Swallowable balloon can help people with obesity to shed weight

A swallowable balloon can lead to a dramatic weight loss over months but is only a temporary solution for obese patients, a medical expert warns. 

A study found that obese people lost around 2st 6lb (15kg) over 16 weeks when they used the balloon that makes people feel full.

The Elipse Balloon, which costs under €4,000, is available privately in Ireland. It is in a capsule that is swallowed with a drink of water.

The capsule is attached to a hollow plastic tube, and when the doctor checks that it is correctly in place, it is filled up with water. The tube is then detached and removed. After 16 weeks a valve disintegrates, and the device is excreted safely by the body.

In a study presented at the European Congress on Obesity in Porto, Portugal, the balloon was given to 42 obese people (29 men and 13 women).

They were typically aged 46; had a body mass index of 39; and weighed just over 17st on average. After 16 weeks people lost more than 14% of their total body weight, or around a third of their excess weight.

Work was also carried out with patients on changing their eating habits.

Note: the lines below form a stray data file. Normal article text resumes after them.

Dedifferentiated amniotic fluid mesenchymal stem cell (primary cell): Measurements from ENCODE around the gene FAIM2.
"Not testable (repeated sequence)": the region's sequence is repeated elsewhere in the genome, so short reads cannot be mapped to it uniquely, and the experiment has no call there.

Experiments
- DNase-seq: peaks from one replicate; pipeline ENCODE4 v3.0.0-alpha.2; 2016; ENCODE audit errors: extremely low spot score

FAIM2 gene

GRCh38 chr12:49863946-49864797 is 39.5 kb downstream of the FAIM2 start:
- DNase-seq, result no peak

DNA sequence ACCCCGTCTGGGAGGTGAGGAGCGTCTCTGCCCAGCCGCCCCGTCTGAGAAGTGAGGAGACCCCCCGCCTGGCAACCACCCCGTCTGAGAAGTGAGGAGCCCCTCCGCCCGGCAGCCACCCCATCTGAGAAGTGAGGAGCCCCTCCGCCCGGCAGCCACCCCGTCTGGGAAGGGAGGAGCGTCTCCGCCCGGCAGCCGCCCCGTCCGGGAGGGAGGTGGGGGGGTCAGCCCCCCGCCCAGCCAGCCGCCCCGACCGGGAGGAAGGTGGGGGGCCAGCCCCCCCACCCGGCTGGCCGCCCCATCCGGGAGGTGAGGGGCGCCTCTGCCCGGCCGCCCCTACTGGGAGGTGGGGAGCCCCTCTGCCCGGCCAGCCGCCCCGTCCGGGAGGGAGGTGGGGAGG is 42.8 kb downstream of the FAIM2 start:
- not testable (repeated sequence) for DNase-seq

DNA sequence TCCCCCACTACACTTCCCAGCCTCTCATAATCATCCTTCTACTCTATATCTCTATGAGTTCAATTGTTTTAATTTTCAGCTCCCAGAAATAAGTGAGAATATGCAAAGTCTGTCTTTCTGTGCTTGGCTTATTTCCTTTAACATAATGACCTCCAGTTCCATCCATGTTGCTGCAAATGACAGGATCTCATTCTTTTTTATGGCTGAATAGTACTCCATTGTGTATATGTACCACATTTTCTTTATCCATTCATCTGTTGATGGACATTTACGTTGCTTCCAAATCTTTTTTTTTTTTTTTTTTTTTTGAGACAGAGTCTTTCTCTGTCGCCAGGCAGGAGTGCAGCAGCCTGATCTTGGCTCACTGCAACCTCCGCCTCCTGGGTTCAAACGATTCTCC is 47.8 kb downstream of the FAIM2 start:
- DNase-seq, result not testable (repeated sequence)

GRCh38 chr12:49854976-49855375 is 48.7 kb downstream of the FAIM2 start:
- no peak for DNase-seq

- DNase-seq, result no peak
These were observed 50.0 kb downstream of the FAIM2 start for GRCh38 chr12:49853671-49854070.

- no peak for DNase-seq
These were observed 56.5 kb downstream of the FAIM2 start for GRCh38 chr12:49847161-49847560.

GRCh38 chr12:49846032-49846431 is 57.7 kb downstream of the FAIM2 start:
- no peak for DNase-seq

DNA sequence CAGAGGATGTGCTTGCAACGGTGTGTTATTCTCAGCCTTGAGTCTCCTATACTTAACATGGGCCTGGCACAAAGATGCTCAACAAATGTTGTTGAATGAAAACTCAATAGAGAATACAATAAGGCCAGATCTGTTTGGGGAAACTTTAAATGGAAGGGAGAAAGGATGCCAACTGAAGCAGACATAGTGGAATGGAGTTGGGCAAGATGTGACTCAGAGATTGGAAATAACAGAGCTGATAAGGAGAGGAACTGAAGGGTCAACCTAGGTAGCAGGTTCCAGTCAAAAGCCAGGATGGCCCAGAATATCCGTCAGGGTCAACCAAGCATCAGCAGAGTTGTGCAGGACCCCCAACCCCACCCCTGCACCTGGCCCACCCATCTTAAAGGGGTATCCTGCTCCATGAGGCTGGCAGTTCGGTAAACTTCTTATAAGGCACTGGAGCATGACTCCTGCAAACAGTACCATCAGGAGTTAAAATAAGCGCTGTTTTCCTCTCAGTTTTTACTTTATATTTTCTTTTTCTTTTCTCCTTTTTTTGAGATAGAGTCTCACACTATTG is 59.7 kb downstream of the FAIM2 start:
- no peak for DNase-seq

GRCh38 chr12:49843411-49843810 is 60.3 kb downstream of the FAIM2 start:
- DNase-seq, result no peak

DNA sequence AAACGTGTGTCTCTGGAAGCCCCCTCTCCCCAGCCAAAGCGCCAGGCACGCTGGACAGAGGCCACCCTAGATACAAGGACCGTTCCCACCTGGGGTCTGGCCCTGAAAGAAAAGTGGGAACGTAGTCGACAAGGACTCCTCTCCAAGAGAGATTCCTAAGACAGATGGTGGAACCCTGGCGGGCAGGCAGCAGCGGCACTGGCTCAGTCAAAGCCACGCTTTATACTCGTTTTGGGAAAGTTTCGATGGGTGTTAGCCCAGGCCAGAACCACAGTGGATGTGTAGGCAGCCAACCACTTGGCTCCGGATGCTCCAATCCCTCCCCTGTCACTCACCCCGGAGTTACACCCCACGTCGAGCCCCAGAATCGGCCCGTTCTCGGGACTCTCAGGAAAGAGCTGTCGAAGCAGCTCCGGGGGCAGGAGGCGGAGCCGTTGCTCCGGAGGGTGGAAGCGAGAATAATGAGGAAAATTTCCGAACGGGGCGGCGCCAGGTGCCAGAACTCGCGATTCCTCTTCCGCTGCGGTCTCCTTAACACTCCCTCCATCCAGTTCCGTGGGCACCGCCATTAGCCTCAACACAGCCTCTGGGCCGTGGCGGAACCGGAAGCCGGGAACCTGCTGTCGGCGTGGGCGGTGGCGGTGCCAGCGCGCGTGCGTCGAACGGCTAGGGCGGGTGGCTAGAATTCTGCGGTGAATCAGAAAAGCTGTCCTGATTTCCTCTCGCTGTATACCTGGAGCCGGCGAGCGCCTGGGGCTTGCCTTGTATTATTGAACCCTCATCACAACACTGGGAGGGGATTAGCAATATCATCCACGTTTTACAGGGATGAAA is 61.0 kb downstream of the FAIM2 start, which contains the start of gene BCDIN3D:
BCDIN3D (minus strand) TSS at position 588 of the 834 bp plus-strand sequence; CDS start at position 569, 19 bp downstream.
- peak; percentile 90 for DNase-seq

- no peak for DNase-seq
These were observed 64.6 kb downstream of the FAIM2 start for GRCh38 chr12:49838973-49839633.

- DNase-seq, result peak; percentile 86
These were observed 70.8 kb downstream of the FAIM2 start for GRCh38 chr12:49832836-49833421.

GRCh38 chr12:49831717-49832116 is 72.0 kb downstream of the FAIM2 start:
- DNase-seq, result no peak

Study leader, Roberta Ineca from the University of Rome, said the patients were very happy with the results: “During my daily phone contacts with my patients, they shared with me their pictures and the amount of weight they lost.”

Dr Roberta Ienca, with a swallowable balloon which makes people feel full.
Dr Roberta Ienca, with a swallowable balloon which makes people feel full.

However, board member of the Irish Society for Clinical Nutrition and Metabolism, Professor Carel le Roux, said the balloon is not a treatment for obesity.

Prof le Roux works at the Diabetes Complications Research Centre at University College Dublin’s Conway Institute. He said obesity is a chronic disease: “We now understand that obesity is a disease of the middle part of the brain — the part that makes you feel more hungry or makes you feel very satisfied.”

Prof le Roux, who treats people with obesity-related diseases, said, he would recommend the balloon, of which there are various types, for short-term weight loss: “If we want people who are too sick to have an operation, such as a gastric bypass, heart or knee operation we can use the balloon to get them to a safe weight in three or six months time.”

However, he does not think the balloon would be available under the public health system in Ireland in the future because the health economic benefit is very poor.

Prof le Roux said he has not used the capsule-type balloons that are available in Ireland because other balloons that are inserted into the stomach via the gullet using an endoscope are cheaper and achieve the same result.

People with obesity needed to know the balloon is not a treatment for obesity and that they will most likely regain all the weight they lost when the balloon comes out, he said: “It is not a treatment for obesity, but it is a treatment for acute weight loss that will be followed by weight gain.”

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